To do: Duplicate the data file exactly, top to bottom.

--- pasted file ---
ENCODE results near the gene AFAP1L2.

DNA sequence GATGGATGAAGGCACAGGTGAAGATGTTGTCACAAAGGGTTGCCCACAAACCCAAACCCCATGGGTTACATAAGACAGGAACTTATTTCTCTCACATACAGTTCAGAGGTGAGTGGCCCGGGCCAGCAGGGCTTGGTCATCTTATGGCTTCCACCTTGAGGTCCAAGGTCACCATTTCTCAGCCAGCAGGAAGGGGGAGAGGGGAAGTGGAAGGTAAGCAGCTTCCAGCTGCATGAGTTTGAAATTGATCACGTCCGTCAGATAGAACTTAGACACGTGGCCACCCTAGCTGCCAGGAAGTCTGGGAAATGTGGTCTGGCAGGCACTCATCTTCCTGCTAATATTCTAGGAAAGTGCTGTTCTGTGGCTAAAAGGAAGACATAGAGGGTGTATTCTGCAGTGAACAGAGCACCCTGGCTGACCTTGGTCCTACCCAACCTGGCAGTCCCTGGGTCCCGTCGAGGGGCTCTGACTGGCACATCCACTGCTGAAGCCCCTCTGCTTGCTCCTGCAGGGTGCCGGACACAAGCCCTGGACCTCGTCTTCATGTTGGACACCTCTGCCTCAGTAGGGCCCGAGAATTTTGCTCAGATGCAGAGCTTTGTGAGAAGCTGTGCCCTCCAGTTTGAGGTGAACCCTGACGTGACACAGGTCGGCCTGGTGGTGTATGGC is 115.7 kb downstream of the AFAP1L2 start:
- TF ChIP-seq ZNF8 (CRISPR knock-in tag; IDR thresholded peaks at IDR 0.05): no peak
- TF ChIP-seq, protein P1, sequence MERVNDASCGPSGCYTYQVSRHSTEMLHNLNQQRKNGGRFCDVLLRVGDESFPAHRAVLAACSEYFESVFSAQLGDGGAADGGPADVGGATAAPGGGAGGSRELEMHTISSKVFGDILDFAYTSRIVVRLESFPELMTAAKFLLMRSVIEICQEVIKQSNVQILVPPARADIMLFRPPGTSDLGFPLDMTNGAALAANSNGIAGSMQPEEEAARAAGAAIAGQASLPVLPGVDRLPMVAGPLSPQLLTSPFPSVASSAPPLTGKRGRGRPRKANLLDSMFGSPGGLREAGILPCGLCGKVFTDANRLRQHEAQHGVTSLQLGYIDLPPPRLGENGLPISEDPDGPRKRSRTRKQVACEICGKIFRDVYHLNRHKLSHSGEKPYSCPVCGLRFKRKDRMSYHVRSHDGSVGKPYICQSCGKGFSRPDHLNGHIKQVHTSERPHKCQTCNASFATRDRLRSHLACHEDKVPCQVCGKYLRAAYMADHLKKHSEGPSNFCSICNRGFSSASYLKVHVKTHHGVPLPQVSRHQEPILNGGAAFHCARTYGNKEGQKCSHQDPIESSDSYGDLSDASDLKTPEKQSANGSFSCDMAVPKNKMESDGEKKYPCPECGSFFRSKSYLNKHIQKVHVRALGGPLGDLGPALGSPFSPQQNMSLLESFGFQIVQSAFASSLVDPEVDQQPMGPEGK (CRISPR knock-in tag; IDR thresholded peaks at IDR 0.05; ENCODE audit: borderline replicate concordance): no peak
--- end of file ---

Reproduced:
ENCODE results near the gene AFAP1L2.

DNA sequence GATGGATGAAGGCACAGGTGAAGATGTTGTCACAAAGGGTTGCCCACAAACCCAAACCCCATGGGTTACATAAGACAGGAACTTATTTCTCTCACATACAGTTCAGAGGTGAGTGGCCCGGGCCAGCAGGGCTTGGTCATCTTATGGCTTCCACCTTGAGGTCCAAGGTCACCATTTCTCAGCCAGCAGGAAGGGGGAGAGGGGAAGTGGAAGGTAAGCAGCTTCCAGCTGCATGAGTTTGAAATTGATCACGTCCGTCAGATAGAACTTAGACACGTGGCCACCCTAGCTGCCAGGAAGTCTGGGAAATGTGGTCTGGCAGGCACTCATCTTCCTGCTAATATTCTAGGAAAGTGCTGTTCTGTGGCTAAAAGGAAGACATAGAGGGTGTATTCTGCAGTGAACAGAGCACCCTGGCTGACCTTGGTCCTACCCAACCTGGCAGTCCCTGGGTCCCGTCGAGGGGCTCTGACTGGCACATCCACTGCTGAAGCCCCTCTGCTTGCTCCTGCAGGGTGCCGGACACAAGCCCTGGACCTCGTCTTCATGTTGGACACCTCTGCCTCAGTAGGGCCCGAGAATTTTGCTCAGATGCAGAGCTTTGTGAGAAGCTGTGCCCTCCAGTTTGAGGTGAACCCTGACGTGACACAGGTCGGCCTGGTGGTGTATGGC is 115.7 kb downstream of the AFAP1L2 start:
- TF ChIP-seq ZNF8 (CRISPR knock-in tag; IDR thresholded peaks at IDR 0.05): no peak
- TF ChIP-seq, protein P1, sequence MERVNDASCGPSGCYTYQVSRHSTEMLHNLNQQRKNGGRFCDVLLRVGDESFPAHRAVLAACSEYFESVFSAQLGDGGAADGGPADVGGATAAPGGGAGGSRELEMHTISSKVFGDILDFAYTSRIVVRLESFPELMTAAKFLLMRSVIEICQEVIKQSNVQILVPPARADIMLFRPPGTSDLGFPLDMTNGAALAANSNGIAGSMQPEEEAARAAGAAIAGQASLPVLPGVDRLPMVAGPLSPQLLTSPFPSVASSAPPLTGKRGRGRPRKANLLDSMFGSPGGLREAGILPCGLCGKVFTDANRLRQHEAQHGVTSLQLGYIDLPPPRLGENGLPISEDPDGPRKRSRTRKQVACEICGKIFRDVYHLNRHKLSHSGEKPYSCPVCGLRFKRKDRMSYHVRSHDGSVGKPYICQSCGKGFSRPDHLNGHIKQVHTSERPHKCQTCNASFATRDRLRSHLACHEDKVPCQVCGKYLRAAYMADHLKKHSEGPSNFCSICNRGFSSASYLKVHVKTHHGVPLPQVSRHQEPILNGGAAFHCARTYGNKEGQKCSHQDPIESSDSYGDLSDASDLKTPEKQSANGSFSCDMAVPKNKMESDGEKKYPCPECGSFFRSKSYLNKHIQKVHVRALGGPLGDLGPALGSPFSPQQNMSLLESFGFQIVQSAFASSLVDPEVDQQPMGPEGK (CRISPR knock-in tag; IDR thresholded peaks at IDR 0.05; ENCODE audit: borderline replicate concordance): no peak